Merlots at any price — really?
For some time, whenever anyone asks me for a really good Merlot recommendation, I’ve been saying “Bordeaux.” Too often, US Merlot wines are lacking…well… almost everything except fruitiness. I want a Merlot that tastes like well-made wine. That IS a well-made wine. And you have to go way up in price if you want to get that in the US. This week I opened a few different Merlots, and I started with the two lower-priced wines: both nicely crafted and both, surprisingly, $20 or under.
The first two were Bordeaux Supérieur wines. 2009 Chateau Timberlay: buttery, cheery, bright fruit aroma, with lightish tannins. Medium-light body up front but a more solid finish. The flavors deepened with food; great with a plain hamburger.
The 2009 Chateau de Bel “La Capitaine” was finely restrained in both its aroma and flavors. Mild dark cherry, cassis and some leather, backed by very nice tannins. Hamburger or steak would be great here.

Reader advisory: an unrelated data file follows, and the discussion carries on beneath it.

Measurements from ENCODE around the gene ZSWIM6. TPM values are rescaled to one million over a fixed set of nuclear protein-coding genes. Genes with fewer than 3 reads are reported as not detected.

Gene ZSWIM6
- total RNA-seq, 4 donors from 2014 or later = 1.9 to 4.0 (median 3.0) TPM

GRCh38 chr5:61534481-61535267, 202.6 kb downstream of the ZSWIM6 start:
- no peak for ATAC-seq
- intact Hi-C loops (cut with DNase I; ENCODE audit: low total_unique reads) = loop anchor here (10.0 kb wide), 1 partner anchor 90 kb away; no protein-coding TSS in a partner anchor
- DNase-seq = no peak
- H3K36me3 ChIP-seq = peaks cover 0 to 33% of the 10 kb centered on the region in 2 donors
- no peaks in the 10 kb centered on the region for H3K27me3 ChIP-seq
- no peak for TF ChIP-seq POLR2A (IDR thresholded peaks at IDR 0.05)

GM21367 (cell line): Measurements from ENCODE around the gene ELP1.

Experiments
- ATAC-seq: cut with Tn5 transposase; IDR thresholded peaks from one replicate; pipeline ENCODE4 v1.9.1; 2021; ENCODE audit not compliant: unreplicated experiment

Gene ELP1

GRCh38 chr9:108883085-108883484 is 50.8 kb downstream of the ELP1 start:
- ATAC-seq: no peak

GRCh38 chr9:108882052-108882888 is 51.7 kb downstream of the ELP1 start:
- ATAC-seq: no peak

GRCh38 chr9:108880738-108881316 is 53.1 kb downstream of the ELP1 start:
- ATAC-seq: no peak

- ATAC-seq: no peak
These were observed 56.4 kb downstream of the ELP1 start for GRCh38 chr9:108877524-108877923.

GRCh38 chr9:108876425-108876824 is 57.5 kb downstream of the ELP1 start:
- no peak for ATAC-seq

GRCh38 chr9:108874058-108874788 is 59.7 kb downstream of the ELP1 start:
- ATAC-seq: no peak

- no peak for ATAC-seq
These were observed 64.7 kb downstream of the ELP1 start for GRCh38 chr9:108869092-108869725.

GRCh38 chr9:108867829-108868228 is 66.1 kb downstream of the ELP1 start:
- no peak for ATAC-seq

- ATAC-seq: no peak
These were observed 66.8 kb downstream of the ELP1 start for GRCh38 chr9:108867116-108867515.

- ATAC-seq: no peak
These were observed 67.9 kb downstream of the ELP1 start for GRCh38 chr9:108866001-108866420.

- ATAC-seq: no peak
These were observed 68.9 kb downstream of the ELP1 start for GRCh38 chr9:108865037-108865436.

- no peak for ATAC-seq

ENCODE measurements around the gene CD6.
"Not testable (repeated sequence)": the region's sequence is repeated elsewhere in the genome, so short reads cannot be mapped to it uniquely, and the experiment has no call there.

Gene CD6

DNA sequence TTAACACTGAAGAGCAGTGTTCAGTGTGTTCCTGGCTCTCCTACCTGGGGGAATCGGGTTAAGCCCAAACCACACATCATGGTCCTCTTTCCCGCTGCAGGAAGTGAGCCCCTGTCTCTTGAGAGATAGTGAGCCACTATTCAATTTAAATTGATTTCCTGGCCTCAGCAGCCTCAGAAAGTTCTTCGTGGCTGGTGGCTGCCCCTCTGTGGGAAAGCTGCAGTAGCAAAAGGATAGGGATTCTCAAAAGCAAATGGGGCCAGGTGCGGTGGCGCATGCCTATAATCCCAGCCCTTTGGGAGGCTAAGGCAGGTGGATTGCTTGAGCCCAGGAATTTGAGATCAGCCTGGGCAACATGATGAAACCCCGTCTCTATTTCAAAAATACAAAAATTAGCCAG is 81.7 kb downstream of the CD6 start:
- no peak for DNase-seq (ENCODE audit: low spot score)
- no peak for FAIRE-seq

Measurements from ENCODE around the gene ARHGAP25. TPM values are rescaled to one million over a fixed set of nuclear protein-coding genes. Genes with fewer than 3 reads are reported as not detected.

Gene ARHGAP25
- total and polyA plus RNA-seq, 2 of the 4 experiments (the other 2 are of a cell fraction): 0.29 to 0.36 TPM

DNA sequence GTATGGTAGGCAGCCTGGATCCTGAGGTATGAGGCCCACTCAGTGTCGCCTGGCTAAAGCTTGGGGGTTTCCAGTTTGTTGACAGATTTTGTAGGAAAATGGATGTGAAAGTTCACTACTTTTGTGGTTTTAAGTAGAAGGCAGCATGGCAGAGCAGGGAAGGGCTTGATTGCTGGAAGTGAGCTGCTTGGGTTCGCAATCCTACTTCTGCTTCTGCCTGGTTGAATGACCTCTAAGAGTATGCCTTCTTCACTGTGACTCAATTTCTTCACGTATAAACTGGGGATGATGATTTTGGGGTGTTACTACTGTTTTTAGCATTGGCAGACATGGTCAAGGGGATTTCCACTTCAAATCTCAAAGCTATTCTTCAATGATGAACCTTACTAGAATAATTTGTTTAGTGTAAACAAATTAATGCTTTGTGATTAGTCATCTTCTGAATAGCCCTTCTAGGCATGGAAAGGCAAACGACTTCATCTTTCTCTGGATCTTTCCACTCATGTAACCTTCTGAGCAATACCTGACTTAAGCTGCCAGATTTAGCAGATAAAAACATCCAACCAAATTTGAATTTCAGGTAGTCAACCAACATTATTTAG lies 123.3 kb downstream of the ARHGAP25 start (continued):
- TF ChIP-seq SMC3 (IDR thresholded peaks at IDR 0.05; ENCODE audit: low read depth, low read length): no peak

Twomey’s 2007 Napa Valley Merlot is a prime example of a US Merlot I would recommend. Across between red and black fruits, nicely integrated tannins. Moderate finish with a hint of cinnamon in its wood notes. Needs to accompany a little more complicated dish than plain meat; a beef stew flavored with onions, carrots and wine does the job nicely. Price? You have to go up; this one averages about $45.
Moving on to a less common American wine, I found a lot more fruit. I had pulled out a 2004 Dr. Konstantin Frank Merlot from the Finger Lakes, and found it bursting with fruit, pleasant and easy-drinking; quite a nice accomplishment in a Merlot from this area. And when I just looked up the price, it seems to go for only around $16 — fun if you can find it.